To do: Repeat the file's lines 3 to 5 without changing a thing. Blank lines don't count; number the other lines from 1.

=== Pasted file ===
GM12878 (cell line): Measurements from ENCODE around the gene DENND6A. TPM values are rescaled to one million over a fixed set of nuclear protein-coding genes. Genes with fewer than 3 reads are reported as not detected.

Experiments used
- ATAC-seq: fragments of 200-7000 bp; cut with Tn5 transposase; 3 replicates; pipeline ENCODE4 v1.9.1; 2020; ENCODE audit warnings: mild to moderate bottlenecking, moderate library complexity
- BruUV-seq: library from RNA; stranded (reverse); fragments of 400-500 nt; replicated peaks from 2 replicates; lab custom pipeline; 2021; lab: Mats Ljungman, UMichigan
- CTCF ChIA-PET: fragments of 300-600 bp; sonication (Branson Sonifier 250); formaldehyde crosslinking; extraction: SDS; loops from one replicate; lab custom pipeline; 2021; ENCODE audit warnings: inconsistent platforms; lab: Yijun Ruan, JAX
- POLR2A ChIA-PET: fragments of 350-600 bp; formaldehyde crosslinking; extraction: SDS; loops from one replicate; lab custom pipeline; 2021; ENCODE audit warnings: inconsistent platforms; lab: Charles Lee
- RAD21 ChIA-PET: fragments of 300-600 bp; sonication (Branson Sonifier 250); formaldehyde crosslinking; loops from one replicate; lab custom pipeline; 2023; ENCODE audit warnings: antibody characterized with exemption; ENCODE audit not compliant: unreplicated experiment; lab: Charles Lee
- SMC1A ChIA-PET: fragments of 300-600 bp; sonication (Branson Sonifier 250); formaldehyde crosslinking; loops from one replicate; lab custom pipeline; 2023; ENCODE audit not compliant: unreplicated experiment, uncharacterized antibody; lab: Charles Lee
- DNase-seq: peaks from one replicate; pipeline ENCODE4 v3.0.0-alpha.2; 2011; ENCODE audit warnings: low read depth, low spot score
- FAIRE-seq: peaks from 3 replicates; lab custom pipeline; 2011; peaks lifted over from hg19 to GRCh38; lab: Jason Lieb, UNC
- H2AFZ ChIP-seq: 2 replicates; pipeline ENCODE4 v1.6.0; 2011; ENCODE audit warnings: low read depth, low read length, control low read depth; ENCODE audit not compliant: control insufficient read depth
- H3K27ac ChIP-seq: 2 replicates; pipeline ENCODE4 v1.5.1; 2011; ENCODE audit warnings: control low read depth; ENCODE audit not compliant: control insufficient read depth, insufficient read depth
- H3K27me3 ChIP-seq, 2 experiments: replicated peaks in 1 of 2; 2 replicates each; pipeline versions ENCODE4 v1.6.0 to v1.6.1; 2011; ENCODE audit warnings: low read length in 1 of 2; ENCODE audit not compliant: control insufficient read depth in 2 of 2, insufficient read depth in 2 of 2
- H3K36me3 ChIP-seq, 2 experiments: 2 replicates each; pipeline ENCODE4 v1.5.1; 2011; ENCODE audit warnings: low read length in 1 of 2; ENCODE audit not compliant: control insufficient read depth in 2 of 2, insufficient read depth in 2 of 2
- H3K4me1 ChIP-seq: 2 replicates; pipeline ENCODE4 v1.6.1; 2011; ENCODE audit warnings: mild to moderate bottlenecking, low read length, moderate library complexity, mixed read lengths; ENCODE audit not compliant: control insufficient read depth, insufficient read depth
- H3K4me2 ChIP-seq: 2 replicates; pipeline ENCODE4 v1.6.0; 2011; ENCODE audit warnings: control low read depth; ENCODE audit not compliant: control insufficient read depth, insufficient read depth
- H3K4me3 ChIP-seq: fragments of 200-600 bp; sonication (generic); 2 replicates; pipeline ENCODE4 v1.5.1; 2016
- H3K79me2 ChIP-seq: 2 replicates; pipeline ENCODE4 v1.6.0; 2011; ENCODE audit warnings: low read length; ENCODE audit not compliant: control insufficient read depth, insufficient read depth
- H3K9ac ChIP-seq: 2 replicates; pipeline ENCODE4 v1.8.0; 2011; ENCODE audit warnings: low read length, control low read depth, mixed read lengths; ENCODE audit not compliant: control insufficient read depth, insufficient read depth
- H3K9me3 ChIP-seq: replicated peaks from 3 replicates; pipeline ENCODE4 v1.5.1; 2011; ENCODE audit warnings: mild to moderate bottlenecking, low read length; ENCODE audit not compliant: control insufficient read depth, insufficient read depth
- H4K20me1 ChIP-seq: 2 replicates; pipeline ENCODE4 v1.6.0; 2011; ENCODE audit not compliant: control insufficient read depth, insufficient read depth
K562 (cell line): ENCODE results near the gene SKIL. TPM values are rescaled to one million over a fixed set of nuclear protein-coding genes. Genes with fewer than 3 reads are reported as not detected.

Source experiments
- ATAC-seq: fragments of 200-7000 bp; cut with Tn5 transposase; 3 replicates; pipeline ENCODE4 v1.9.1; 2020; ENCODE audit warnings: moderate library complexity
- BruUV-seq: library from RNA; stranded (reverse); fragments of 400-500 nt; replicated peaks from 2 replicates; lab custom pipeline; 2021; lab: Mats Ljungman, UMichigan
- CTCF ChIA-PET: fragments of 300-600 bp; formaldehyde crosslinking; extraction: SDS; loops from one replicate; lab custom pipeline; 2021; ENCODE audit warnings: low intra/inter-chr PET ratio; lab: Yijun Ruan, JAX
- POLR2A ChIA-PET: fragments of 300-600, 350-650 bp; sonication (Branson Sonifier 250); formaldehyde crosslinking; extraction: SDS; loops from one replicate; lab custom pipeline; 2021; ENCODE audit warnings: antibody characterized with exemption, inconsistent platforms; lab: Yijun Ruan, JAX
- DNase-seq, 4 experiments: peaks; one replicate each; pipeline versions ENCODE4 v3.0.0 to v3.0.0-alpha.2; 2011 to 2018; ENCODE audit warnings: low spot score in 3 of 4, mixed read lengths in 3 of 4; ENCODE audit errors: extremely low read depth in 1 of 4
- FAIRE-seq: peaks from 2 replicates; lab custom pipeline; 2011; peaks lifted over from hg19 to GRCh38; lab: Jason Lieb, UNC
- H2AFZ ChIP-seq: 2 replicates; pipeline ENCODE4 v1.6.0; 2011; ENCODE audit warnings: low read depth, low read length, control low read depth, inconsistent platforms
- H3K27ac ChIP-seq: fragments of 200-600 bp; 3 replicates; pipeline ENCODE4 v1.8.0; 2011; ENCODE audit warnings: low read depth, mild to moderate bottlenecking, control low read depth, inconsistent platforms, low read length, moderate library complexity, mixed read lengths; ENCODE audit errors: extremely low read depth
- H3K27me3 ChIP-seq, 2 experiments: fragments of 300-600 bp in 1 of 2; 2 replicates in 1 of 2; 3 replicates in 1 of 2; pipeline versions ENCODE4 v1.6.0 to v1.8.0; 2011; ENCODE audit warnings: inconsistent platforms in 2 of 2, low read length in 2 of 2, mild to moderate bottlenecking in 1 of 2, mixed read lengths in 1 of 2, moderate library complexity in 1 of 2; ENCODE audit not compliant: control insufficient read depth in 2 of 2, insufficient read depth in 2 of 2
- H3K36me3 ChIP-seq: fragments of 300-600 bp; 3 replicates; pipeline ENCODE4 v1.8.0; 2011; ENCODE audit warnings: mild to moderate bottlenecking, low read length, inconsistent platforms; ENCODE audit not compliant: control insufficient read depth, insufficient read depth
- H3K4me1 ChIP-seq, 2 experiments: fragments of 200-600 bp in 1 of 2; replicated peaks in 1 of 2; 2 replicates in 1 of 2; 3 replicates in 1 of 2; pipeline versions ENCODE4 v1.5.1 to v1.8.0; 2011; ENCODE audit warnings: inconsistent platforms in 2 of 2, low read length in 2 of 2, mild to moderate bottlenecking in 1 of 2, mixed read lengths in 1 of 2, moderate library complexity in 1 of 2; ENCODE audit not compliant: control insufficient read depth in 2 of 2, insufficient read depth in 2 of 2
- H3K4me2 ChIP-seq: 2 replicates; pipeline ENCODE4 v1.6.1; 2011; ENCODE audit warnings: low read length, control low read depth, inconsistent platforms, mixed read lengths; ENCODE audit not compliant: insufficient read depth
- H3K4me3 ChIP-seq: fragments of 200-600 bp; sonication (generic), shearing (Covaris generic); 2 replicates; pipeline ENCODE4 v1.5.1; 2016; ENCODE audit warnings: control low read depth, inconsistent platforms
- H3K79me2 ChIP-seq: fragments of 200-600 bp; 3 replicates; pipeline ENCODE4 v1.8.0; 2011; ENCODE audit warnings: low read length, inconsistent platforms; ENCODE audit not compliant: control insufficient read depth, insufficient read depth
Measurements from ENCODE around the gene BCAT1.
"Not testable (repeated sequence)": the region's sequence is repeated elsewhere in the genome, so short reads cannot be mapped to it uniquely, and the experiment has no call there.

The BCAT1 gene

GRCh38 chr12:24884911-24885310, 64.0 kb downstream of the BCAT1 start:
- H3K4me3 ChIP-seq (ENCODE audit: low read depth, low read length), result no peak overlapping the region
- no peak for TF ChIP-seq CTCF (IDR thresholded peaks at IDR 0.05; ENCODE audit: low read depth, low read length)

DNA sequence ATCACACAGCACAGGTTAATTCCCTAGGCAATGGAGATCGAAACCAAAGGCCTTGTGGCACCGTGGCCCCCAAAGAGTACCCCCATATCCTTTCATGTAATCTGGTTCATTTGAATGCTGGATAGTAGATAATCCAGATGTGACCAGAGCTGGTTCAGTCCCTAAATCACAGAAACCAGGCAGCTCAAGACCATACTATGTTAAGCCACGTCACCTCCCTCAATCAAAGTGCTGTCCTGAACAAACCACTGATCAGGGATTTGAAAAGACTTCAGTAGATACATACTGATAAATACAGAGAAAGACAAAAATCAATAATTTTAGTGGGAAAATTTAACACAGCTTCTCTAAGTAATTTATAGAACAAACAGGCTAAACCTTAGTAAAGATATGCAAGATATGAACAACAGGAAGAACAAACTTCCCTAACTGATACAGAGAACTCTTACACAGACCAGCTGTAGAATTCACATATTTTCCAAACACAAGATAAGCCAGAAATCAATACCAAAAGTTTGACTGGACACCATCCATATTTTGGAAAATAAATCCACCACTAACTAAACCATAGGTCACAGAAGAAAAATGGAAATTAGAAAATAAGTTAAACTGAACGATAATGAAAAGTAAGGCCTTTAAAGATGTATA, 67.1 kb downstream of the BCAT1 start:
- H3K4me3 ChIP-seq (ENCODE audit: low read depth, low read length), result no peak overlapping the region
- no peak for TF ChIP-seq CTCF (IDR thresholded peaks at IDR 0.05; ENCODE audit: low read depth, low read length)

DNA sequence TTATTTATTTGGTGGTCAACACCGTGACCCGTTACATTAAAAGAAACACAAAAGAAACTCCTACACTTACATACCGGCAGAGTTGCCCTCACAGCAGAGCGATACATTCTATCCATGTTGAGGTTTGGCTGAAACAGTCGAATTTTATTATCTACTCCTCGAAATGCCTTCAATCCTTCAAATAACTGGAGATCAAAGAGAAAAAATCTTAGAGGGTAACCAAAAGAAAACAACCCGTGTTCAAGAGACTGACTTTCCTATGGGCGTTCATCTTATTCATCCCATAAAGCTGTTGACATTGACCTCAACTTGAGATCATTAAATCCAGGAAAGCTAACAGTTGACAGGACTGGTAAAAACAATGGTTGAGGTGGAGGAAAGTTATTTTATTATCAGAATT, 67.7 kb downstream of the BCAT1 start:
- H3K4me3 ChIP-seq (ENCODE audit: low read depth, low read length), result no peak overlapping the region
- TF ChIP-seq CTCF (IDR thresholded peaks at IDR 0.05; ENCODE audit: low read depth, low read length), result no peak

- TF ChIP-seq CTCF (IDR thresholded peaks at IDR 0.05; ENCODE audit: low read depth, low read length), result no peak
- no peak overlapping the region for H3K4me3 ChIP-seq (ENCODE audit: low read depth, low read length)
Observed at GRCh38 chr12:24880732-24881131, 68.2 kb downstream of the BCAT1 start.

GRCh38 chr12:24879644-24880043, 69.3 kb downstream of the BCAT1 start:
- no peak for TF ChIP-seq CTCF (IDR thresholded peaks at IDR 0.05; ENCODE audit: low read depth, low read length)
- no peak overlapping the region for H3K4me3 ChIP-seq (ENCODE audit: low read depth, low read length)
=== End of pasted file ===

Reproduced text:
- ATAC-seq: fragments of 200-7000 bp; cut with Tn5 transposase; 3 replicates; pipeline ENCODE4 v1.9.1; 2020; ENCODE audit warnings: mild to moderate bottlenecking, moderate library complexity
- BruUV-seq: library from RNA; stranded (reverse); fragments of 400-500 nt; replicated peaks from 2 replicates; lab custom pipeline; 2021; lab: Mats Ljungman, UMichigan
- CTCF ChIA-PET: fragments of 300-600 bp; sonication (Branson Sonifier 250); formaldehyde crosslinking; extraction: SDS; loops from one replicate; lab custom pipeline; 2021; ENCODE audit warnings: inconsistent platforms; lab: Yijun Ruan, JAX